Words: Will Stroude / Image: courtesy of the Cherry Grove Archive Collection
While it's true that much of the LGBTQ experience in the age before decriminalisation consisted of furtive glances and clandestine meetings, a fascinating new exhibition in New York reminds us that, in some areas at least, gay life was able to flourish out in the open.
From May to October, the New-York Historical Society museum is hosting a rare collection of photographs and images documenting life in 1950s and '60s Cherry Grove on New York's Fire Island - an area which has remained a popular LGBTQ retreat ever since.
Hot House, 1958 (courtesy of the Cherry Grove Archive Collection)
Cherry Grove's isolated location off Long Island - accessible in the mid-20th century only by ferry or seaplane - led to it becoming an LGBTQ safe haven from the 1930s onwards as writers, artists, dancers, theater people, and Hollywood celebrities were attracted to its sandy shores.
By the 1950s and '60s, the small hamlet was home to one of the world's most vibrant gay scenes, with gay men and women able to socialise openly on its beaches or at local hotspots such as Duffy’s Hotel bar, where they could enjoy same-sex dancing late at night.
Parasol Party (courtesy of the Cherry Grove Archive Collection)
Flamboyant costume parties which would have otherwise violated strict New York laws prohibiting 'risqué' attire and cross-dressing became a regular part of Cherry Grove's social calendar.
Images on display at New-York Historical Society's open-air exhibition 'Safe/Haven: Gay Life in 1950s Cherry Grove' give a fascinating and heartwarming insight into the lives of gay men and women who were able to experience love, friendship and unselfconscious self-expression at a time where they found their very identity criminalised.
Patricia Fitzgerald and Kay Guinness on Cherry Grove Beach, 1952 (courtesy of the Cherry Grove Archive Collection)
Sadly, and perhaps inevitably for the time, Cherry Grove's growing renown at an LGBTQ haven during the 1950s led to a growing pushback from the area's longstanding heterosexual residents, and police raids began to become common throughout the 1960s, with men in particular being vulnerable to arrest and subsequent exposure in local newspapers.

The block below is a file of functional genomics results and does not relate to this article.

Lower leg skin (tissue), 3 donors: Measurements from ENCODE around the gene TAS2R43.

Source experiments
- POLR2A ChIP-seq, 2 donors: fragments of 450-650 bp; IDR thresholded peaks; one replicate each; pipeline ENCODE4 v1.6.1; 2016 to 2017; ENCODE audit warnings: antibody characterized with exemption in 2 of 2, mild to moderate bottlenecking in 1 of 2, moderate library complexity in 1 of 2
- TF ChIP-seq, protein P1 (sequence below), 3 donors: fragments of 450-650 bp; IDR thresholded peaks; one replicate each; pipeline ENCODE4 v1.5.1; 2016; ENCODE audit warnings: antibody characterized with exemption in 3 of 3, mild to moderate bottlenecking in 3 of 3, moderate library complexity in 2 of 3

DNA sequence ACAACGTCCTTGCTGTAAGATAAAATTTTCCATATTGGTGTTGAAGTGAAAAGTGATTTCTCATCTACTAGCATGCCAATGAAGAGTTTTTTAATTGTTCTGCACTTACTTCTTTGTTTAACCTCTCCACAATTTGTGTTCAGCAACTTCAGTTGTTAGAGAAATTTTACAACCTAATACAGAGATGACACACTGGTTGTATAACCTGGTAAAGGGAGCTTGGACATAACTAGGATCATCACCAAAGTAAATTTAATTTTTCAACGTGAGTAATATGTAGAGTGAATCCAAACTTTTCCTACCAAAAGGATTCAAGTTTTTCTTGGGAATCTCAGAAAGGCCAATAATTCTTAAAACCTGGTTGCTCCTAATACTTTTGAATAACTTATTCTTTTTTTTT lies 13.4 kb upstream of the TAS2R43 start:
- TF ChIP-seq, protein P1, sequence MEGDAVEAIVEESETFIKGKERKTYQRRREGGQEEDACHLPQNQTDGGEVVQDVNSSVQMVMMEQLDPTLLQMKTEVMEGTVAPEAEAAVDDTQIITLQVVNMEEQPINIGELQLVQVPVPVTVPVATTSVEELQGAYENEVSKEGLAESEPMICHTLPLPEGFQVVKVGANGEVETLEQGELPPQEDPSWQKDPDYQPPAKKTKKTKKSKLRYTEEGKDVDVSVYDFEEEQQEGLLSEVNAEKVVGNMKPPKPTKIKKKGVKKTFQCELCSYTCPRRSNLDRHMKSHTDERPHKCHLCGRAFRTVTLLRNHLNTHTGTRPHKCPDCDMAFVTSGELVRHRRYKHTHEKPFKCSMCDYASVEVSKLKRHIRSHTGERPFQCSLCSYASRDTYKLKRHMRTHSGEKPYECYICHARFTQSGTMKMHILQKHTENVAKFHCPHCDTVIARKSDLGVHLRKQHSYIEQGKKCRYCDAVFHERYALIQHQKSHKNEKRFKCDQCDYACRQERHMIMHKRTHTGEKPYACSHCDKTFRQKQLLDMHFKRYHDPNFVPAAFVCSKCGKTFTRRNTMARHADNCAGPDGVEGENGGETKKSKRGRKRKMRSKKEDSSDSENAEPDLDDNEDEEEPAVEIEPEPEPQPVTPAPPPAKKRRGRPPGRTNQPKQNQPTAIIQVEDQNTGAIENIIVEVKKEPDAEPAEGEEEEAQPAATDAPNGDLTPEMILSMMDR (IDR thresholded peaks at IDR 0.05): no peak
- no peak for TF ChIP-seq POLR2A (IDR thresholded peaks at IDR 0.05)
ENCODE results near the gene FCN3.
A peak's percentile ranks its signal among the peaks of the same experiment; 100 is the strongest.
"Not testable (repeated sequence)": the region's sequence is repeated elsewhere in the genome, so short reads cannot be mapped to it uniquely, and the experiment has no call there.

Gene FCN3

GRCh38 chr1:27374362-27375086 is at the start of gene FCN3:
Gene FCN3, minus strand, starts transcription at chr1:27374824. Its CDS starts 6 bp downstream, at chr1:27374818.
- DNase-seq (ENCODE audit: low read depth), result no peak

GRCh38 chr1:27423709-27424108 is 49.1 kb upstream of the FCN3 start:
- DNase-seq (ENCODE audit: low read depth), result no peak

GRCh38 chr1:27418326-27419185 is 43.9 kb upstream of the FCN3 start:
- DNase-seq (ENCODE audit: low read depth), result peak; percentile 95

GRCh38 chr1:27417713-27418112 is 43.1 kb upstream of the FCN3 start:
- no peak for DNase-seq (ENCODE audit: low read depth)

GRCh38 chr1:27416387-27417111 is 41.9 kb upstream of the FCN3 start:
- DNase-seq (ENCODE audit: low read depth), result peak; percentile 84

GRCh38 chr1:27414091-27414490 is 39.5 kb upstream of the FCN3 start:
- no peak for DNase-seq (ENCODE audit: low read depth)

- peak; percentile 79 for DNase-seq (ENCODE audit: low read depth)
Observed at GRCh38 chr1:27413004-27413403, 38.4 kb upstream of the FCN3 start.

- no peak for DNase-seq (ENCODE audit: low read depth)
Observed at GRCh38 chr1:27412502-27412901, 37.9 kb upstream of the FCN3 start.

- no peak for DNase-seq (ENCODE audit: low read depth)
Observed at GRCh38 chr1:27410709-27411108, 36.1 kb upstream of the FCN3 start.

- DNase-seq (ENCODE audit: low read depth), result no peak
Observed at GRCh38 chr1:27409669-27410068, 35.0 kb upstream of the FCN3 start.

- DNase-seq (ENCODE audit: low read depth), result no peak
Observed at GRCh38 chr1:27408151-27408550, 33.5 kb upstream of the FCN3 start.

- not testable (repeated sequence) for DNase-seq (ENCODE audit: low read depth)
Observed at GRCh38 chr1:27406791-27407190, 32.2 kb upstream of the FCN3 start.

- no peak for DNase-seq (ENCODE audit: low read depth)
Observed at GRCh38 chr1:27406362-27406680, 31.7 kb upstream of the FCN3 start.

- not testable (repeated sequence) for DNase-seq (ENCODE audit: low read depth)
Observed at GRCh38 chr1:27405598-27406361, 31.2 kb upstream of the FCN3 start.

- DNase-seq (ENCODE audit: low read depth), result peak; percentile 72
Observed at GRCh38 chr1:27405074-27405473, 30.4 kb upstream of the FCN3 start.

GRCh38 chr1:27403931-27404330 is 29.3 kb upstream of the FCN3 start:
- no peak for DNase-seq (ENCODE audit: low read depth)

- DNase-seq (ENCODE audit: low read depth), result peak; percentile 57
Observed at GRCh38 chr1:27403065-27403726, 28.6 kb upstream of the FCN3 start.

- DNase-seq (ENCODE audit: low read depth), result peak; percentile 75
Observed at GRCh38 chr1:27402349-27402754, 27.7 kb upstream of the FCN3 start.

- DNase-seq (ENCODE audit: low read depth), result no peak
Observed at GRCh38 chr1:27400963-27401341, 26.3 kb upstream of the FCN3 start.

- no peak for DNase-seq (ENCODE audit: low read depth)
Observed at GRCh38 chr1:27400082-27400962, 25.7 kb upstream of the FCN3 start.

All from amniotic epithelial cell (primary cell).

As the 1969 Stonewall Riots in nearby New York City sparked a growing wave of LGBTQ politicisation and emancipation, Cherry Grove was able to preserve its status as one of the USA's most popular gay resorts.
Young Man Posing for Polaroid (courtesy of the Cherry Grove Archive Collection)
In 2013, the Cherry Grove Community House and Theatre was listed on the USA's National Register of Historic Places - one of only a few sites included to date for their role in LGBTQ history.
Photographs from the exhibition will be on display at the New-York Historical Society from 14 May - 11 October, giving a new generation of LGBTQ people the chance to step back in time to an era that is now on the cusp of leaving living memory.
Diaper Party II (courtesy of the Cherry Grove Archive Collection)
"Cherry Grove on Fire Island became a weekend and summer destination for gay men and women in the pre-Stonewall era of the 1950s and 1960s," said Dr. Louise Mirrer, president and CEO of New-York Historical.
"At a time when they faced homophobia and persecution, the residents of Cherry Grove found a sanctuary where they could socialize and express themselves freely. We are proud to partner with the Cherry Grove Archives Collection to display these joyful images."
Hot House weekend guest (courtesy of the Cherry Grove Archive Collection)
Susan Kravitz from the Cherry Grove Archives Collection adds: "The Cherry Grove Archives Collection is honored to exhibit our 1950s Cherry Grove photographs and ephemera at the New-York Historical Society.
"As you walk around this exhibition, we hope you will become aware of the joyous freedom of expression that LGBTQ people demonstrate in so many of these photographs, remembering that pre-Stonewall 1950s was a time when persecution and prosecution ruled the lives of homosexuals in mainland America.
Outside Bea Greer's Home (courtesy of the Cherry Grove Archive Collection)
"Yet the 1950s was a richly creative historical period in Cherry Grove when gay and straight people worked and played together, whether in theatrical productions, costumed cocktail parties, annual balls, or a range of community-sponsored events."
The New-York Historical Society presents Safe/Haven: Gay Life in 1950s Cherry Grove from 14 May - 11 October 2021.
Tickets for the free outdoor exhibition can be booked here.